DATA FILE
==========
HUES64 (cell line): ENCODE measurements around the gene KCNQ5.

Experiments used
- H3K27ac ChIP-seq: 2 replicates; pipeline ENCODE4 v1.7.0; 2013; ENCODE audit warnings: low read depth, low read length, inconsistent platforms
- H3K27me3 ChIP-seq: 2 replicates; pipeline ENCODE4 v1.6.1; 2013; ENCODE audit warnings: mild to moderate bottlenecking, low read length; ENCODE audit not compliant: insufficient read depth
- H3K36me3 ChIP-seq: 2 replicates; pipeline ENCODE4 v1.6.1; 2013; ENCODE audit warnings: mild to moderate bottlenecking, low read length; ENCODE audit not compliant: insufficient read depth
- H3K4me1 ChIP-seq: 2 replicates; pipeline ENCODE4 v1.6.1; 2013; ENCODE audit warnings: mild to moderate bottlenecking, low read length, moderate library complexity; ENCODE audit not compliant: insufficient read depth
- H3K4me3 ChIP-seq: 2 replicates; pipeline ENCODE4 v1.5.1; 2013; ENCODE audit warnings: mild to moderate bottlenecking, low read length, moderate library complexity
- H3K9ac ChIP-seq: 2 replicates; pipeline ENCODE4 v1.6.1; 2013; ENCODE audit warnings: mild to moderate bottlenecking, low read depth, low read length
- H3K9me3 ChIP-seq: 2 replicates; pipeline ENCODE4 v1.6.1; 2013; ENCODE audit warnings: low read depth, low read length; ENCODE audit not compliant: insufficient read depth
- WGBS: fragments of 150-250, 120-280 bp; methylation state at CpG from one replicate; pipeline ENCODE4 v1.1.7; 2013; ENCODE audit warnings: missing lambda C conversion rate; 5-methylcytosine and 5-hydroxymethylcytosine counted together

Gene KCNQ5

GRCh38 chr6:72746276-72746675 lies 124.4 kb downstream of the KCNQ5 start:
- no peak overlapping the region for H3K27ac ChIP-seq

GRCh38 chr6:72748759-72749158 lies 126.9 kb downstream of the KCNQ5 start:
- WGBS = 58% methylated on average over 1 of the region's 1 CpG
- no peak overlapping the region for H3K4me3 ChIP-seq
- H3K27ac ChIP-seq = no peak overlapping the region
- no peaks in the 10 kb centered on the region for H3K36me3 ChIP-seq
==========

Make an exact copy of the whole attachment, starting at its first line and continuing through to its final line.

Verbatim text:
HUES64 (cell line): ENCODE measurements around the gene KCNQ5.

Experiments used
- H3K27ac ChIP-seq: 2 replicates; pipeline ENCODE4 v1.7.0; 2013; ENCODE audit warnings: low read depth, low read length, inconsistent platforms
- H3K27me3 ChIP-seq: 2 replicates; pipeline ENCODE4 v1.6.1; 2013; ENCODE audit warnings: mild to moderate bottlenecking, low read length; ENCODE audit not compliant: insufficient read depth
- H3K36me3 ChIP-seq: 2 replicates; pipeline ENCODE4 v1.6.1; 2013; ENCODE audit warnings: mild to moderate bottlenecking, low read length; ENCODE audit not compliant: insufficient read depth
- H3K4me1 ChIP-seq: 2 replicates; pipeline ENCODE4 v1.6.1; 2013; ENCODE audit warnings: mild to moderate bottlenecking, low read length, moderate library complexity; ENCODE audit not compliant: insufficient read depth
- H3K4me3 ChIP-seq: 2 replicates; pipeline ENCODE4 v1.5.1; 2013; ENCODE audit warnings: mild to moderate bottlenecking, low read length, moderate library complexity
- H3K9ac ChIP-seq: 2 replicates; pipeline ENCODE4 v1.6.1; 2013; ENCODE audit warnings: mild to moderate bottlenecking, low read depth, low read length
- H3K9me3 ChIP-seq: 2 replicates; pipeline ENCODE4 v1.6.1; 2013; ENCODE audit warnings: low read depth, low read length; ENCODE audit not compliant: insufficient read depth
- WGBS: fragments of 150-250, 120-280 bp; methylation state at CpG from one replicate; pipeline ENCODE4 v1.1.7; 2013; ENCODE audit warnings: missing lambda C conversion rate; 5-methylcytosine and 5-hydroxymethylcytosine counted together

Gene KCNQ5

GRCh38 chr6:72746276-72746675 lies 124.4 kb downstream of the KCNQ5 start:
- no peak overlapping the region for H3K27ac ChIP-seq

GRCh38 chr6:72748759-72749158 lies 126.9 kb downstream of the KCNQ5 start:
- WGBS = 58% methylated on average over 1 of the region's 1 CpG
- no peak overlapping the region for H3K4me3 ChIP-seq
- H3K27ac ChIP-seq = no peak overlapping the region
- no peaks in the 10 kb centered on the region for H3K36me3 ChIP-seq